In 1977, former Congressman Parren Mitchell fought to pass an amendment to a $4 billion federal public works program requiring city and state recipients to set aside 10 percent of the funds for minority-owned businesses. Congressman Mitchell would go on to call the amendment his “proudest congressional accomplishment.”
Congressman Mitchell understood that any plan to shrink the wealth gap in America must include entrepreneurship, and that the federal government has an important role to play in helping minority entrepreneurs overcome the historic, pervasive challenges they face.
Capital is the lifeblood of small businesses. For too many minorities and other underserved entrepreneurs however, difficulties in accessing capital often leave their dreams of business ownership and expansion unfulfilled, because more often than not, they have less wealth to use to fund their business.
The median Black family has $1 in wealth for every $10 a white family has, while the median Hispanic family has roughly $1.20. Likewise, women have roughly $3 in wealth for every $10 men have, placing minority women in a double bind that can feel insurmountable.
This wealth gap is exacerbated by systemic inequalities in lending. Minority-owned businesses are more likely to be denied business loans, and women-owned businesses are significantly less likely than men to be approved for business loans.
This issue is particularly important in Maryland, where we have the country’s highest concentration of minority- and women-owned businesses.
The Small Business Administration (SBA) exists to help solve the unique challenges faced by small businesses. In recent years however, the 7(a) Loan Program, which provides affordable capital to small businesses that can’t get it otherwise, has reflected the inequities that exist in the private market instead of solving them.
As the top Democrat on the Senate Small Business Committee, I have been working to find solutions to empower minority entrepreneurs to start and expand their businesses.
I recently introduced two bills that I am confident will create opportunities for underserved entrepreneurs in Maryland: the Closing the Credit Gap Act and the Unlocking Opportunities in Emerging Markets Act.
The Closing the Credit Gap Act would make the 7(a) Community Advantage (CA) Pilot Program permanent and expand the categories of eligible businesses to include women and other socially and economically disadvantaged entrepreneurs, regardless of business location.
The Obama Administration created CA in 2011 to increase lending to underserved entrepreneurs. The program has remained a vital complement to 7(a)—repeatedly demonstrating it is more capable of getting capital to underserved entrepreneurs.
During Fiscal Year 2018, 12 percent of all CA loan approvals went to Black borrowers compared to only 4.5 percent of 7(a) loan approvals. Similarly, Hispanic entrepreneurs received 17 percent of all CA loan approvals, while receiving only 8.5 percent of approvals in the 7(a) program; and women received nearly one out of every three CA approvals, but less than 1 in every 5 in 7(a).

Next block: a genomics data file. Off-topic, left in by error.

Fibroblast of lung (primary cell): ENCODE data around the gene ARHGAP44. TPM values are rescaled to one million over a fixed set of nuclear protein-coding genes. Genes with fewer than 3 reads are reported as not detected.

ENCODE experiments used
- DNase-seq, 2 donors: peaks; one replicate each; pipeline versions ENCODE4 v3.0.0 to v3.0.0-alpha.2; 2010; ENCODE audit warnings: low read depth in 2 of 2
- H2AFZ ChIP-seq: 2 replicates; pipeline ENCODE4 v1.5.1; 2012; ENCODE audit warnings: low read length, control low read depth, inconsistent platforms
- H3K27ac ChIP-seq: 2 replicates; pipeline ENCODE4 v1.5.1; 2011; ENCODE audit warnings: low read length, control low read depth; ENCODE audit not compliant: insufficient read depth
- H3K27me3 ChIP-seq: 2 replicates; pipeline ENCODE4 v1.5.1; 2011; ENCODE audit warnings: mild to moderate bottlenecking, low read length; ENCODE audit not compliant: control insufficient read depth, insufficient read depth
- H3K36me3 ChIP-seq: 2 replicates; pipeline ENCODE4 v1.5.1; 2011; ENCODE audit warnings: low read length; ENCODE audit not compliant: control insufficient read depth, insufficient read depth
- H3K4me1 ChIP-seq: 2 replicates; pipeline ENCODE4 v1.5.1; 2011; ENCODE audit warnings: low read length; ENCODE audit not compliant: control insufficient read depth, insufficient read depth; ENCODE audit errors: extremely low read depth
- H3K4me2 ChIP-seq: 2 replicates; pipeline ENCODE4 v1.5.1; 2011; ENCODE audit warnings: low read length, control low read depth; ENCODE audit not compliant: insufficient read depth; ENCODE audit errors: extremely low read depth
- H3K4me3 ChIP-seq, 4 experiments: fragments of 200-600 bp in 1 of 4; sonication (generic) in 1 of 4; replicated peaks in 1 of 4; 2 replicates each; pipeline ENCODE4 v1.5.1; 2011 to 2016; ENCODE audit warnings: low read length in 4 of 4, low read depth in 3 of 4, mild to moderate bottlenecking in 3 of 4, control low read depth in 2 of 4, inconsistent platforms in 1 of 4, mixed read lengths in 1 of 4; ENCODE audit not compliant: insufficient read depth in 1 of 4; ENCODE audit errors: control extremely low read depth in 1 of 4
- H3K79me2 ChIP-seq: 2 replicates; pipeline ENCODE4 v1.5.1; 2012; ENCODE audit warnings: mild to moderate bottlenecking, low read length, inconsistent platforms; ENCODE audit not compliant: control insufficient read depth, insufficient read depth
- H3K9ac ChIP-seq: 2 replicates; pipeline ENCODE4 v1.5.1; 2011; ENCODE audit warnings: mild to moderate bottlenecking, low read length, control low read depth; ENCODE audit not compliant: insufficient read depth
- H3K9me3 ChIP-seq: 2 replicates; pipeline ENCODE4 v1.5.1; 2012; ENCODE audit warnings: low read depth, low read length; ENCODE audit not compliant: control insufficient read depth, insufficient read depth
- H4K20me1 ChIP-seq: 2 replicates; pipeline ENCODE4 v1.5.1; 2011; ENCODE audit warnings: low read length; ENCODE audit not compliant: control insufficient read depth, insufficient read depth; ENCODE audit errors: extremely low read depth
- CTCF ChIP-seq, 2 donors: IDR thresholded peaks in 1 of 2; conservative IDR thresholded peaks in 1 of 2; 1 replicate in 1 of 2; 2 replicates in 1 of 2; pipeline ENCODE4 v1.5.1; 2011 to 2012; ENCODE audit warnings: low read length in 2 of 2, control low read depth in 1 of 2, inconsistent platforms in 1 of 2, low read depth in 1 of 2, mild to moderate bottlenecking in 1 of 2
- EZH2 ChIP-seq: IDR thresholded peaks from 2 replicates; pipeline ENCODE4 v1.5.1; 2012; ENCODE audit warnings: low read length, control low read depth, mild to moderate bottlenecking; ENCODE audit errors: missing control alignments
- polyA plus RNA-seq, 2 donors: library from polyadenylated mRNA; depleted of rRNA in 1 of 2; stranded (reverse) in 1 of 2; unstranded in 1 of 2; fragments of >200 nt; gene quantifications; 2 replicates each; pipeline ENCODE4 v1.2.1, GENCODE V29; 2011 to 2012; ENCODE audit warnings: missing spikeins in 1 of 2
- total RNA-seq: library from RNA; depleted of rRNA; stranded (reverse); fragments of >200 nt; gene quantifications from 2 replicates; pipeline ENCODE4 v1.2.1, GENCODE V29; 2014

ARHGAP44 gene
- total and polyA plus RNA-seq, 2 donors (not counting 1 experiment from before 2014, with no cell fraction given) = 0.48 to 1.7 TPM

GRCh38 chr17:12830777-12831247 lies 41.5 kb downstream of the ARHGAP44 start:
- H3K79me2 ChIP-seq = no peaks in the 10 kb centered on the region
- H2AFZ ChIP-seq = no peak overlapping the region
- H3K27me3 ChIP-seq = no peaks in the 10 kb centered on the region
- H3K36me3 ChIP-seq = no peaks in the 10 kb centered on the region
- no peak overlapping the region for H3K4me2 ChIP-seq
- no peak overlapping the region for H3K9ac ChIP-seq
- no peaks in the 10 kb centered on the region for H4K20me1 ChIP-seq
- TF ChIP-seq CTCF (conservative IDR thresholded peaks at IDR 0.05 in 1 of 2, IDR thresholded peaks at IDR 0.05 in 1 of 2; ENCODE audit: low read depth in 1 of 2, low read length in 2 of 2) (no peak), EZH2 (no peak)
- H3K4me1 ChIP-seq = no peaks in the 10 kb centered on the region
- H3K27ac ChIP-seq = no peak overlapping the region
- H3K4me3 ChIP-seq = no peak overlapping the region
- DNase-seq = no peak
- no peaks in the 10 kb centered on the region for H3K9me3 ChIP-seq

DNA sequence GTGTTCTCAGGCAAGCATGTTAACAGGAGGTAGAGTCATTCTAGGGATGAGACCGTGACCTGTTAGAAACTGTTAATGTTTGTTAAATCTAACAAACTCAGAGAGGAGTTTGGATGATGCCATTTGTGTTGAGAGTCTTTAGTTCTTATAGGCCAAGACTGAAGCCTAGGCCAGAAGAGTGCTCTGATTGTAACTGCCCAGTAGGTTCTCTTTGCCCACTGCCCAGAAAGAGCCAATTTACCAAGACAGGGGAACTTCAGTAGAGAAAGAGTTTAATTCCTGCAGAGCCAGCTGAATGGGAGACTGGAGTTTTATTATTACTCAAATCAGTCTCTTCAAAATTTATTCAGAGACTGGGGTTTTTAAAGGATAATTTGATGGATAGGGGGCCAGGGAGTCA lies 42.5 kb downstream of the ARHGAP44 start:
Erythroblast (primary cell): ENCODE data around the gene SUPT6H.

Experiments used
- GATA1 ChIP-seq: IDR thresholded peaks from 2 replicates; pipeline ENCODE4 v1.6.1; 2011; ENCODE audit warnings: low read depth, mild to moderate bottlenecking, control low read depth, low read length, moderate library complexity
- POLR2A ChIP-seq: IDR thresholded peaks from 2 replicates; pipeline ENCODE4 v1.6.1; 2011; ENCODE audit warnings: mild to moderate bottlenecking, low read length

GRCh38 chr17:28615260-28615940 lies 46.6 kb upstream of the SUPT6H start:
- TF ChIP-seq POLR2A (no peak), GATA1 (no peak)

CA lets nonprofit lenders—who have strong relationships in the communities they’re serving—make 7(a) loans.
Harbor Bank Executive Vice President John Lewis stressed the value of relationship lending during a Small Business Committee field hearing held at Morgan State University last September. He said that lenders working with minorities and other underserved communities need to “understand borrowers, not only where they are going, but where they have been.”
Despite the historical capital roadblocks that minority entrepreneurs must overcome, SBA does not have a coordinated effort to address them. My Unlocking Opportunities in Emerging Markets Act would ensure that SBA gives these problems the attention and resources they warrant.
My bill would create an Office of Emerging Markets to oversee SBA’s loan programs targeted to underserved entrepreneurs, including CA, and coordinate and lead SBA’s efforts to help underserved entrepreneurs access the capital they need to start and grow businesses.
The Office of Emerging Markets will make sure that the needs of minority and other underserved entrepreneurs are always a priority at SBA so the agency can understand, as Mr. Lewis urged, where underserved entrepreneurs have been and what they need to help get them where they are going.
Congressman Mitchell understood that the federal government has a duty to support underserved entrepreneurs, and as a result of his efforts, minority, women, and other underserved entrepreneurs have made great strides.
But the work is far from finished. It is now up to us in Congress to build on Congressman Mitchell’s legacy by giving SBA the tools it needs to help more underserved entrepreneurs overcome barriers, start successful business, and create jobs.
Ben Cardin is a Democrats who has represented Maryland in the United States Senate since 2007. He is the Ranking Member of the Senate Small Business Committee.
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